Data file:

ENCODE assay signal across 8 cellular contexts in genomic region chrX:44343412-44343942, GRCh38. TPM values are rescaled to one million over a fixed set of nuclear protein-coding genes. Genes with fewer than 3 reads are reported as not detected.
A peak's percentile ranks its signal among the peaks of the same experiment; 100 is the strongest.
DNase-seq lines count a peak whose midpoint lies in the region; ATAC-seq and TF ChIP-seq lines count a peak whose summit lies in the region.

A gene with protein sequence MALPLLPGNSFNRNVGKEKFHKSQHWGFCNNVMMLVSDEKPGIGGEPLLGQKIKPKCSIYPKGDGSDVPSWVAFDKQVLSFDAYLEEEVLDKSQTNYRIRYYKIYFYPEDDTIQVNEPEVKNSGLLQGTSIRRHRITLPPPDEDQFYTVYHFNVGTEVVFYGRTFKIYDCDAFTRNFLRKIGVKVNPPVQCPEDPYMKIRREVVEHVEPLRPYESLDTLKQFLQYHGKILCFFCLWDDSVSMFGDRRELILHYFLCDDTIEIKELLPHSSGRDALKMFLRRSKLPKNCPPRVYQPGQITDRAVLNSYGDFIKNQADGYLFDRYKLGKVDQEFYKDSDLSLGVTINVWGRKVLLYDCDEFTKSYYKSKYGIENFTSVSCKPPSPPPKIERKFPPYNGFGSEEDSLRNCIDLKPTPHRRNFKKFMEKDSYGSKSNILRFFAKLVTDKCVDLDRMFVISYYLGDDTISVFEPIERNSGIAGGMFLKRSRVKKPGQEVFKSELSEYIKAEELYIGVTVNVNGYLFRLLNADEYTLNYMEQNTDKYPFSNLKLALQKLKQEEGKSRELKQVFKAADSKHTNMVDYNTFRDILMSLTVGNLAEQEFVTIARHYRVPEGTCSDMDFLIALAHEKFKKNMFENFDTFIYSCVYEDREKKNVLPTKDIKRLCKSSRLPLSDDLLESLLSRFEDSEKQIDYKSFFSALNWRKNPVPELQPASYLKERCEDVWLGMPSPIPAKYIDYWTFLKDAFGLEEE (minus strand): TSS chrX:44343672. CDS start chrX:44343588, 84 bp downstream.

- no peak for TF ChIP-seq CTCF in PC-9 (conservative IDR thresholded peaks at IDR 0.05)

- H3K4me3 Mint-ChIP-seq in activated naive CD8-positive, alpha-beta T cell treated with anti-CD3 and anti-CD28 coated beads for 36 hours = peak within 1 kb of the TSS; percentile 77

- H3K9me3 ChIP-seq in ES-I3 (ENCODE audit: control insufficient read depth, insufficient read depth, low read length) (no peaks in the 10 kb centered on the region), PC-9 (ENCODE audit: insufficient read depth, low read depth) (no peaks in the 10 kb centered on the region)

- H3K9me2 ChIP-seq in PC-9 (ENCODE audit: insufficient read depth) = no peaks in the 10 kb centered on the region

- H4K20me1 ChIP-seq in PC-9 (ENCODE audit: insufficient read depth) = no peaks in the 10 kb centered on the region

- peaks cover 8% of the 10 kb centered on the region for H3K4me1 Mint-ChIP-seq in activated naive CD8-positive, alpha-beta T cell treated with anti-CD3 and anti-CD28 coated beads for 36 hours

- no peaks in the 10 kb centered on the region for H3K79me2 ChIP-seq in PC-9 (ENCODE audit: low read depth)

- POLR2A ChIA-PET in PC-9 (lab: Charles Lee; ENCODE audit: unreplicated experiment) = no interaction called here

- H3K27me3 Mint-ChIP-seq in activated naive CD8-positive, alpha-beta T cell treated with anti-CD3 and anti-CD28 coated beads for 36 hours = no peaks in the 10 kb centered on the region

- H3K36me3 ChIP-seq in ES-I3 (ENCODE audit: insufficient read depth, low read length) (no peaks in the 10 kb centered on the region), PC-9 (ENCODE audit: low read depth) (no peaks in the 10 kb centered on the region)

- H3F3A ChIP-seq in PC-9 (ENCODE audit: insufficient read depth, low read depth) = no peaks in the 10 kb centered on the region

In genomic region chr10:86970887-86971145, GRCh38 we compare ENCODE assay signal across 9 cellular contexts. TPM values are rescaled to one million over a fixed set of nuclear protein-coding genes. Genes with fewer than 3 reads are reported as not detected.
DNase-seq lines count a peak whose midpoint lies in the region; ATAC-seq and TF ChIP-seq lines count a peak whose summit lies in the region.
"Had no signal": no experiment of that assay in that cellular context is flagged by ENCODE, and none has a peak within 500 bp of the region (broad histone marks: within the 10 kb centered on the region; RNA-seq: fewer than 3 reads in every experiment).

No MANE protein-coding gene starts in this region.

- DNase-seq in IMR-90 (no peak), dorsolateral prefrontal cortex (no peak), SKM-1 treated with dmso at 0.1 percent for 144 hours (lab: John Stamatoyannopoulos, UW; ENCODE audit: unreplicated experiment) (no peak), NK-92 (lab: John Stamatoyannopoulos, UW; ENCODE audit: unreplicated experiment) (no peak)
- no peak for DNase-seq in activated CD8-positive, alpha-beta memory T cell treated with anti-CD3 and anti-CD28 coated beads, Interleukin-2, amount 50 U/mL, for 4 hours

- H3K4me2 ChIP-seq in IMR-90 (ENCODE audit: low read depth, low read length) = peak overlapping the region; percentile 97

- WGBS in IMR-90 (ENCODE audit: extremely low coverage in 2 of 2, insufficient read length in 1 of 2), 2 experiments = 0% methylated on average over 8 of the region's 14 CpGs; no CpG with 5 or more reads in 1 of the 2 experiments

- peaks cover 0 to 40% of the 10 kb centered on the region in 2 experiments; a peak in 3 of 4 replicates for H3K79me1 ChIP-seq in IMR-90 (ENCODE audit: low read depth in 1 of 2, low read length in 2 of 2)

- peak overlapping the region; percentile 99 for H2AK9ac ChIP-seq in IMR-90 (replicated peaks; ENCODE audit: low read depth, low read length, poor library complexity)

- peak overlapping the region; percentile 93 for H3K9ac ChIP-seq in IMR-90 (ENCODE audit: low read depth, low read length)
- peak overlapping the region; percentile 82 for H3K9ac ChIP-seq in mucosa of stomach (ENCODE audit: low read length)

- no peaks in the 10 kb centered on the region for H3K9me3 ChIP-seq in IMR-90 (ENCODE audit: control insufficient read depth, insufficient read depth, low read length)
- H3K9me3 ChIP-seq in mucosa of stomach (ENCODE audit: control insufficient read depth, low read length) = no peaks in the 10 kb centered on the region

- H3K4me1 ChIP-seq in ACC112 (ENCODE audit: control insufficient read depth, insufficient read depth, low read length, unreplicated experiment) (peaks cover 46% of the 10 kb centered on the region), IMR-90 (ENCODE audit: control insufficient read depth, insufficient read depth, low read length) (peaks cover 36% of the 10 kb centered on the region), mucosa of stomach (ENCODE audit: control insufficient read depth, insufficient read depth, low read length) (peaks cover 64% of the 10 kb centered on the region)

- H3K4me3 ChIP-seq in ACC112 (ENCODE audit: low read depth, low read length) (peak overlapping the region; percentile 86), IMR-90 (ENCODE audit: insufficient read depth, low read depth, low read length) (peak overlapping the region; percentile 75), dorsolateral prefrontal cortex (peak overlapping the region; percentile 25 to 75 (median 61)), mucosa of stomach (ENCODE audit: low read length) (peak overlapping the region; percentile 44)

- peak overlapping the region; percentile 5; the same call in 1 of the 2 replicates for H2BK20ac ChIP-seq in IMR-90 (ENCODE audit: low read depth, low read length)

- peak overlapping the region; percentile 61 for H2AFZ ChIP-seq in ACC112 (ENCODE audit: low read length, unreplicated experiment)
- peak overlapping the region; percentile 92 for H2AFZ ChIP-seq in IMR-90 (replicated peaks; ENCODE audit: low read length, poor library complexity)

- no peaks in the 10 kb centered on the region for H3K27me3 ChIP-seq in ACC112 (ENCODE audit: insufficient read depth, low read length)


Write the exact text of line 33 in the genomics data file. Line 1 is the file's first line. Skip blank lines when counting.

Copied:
- peak overlapping the region; percentile 61 for H2AFZ ChIP-seq in ACC112 (ENCODE audit: low read length, unreplicated experiment)